Outrage and heartbreak boiled over into protests in cities across the US on Wednesday after news broke that none of the three officers involved in Breonna Taylor's death were charged with her killing.
More than six months after Taylor was shot to death after Louisville police officers broke down the door to her apartment while executing a warrant, a grand jury decided to indict only one of the three officers involved on first-degree wanton endangerment charges. The charge applies to the risk put on Taylor's neighbors, but does not hold the officer responsible for her death.First-degree wanton endangerment is a Class D felony, the lowest of four classes of felonies. The maximum sentence is five years; the minimum is one year. From Louisville to Los Angeles, Atlanta and New York, masses of people congregated to protest the decision. Police in Portland declared protests gathered outside the Justice Center a riot. And in Seattle, 13 people were arrested after a night of multiple fires and protesters throwing glass bottles and fireworks at police, authorities said.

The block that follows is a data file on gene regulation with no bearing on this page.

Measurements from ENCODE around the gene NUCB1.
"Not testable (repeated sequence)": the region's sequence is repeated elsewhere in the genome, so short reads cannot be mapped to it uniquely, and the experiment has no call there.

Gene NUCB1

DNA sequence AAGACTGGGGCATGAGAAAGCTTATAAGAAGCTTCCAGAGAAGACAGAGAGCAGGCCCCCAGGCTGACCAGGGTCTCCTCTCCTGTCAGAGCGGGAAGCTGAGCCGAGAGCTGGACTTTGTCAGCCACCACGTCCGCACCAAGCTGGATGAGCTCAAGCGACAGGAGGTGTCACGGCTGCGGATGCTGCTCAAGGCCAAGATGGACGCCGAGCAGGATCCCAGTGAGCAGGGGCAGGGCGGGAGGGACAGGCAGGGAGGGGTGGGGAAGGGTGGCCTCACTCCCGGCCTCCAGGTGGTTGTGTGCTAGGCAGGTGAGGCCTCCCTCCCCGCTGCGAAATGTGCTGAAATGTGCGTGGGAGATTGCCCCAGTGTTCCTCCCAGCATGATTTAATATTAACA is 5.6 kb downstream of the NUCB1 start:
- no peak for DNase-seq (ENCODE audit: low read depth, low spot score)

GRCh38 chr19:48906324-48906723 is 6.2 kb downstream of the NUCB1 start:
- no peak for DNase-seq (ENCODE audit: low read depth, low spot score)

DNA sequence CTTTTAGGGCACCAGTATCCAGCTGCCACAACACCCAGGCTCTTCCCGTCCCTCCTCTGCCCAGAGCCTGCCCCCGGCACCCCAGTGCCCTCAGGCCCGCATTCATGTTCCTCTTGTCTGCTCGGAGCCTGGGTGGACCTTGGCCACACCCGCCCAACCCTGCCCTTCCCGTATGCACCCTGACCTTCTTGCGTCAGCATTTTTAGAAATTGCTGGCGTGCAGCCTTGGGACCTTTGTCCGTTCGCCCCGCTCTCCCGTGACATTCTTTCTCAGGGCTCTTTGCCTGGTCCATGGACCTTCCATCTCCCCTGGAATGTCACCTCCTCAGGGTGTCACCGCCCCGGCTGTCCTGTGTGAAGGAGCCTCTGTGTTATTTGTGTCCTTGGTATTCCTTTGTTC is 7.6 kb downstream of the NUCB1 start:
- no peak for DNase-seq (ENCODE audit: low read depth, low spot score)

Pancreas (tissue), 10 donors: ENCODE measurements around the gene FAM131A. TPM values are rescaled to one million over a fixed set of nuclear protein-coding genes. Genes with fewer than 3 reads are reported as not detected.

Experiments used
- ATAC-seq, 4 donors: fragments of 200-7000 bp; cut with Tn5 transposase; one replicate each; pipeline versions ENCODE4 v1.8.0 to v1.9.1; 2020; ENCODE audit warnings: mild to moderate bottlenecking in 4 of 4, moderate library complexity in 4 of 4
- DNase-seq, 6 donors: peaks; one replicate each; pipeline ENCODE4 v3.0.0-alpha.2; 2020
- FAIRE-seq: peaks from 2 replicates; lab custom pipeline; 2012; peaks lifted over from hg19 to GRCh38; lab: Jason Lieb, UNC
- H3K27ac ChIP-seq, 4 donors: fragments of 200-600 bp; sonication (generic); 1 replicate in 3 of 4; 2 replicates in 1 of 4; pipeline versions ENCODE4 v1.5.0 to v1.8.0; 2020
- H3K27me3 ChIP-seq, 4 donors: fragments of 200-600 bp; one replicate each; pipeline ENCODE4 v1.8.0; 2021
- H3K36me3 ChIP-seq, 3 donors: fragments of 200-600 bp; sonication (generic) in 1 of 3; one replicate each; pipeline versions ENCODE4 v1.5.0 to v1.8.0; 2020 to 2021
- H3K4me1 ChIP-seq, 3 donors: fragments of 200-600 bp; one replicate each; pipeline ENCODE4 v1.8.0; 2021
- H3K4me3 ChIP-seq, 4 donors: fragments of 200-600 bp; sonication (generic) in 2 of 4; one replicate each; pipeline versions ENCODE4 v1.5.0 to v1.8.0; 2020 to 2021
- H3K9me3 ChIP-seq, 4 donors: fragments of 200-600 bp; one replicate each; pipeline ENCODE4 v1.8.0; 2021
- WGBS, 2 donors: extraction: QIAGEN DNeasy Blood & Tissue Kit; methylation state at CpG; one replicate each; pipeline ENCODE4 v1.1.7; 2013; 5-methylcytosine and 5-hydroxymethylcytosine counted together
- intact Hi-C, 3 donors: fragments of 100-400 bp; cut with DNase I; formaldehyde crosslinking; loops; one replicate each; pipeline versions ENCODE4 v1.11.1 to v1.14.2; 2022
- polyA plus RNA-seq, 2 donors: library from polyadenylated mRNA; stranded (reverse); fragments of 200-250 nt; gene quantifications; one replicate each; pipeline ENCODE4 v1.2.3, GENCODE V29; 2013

Taylor, a 26-year-old Black emergency room technician and aspiring nurse, was described by relatives as a hard-working, goal-oriented young woman who placed an emphasis on family, Crump said demonstrations over her death are "righteous anger."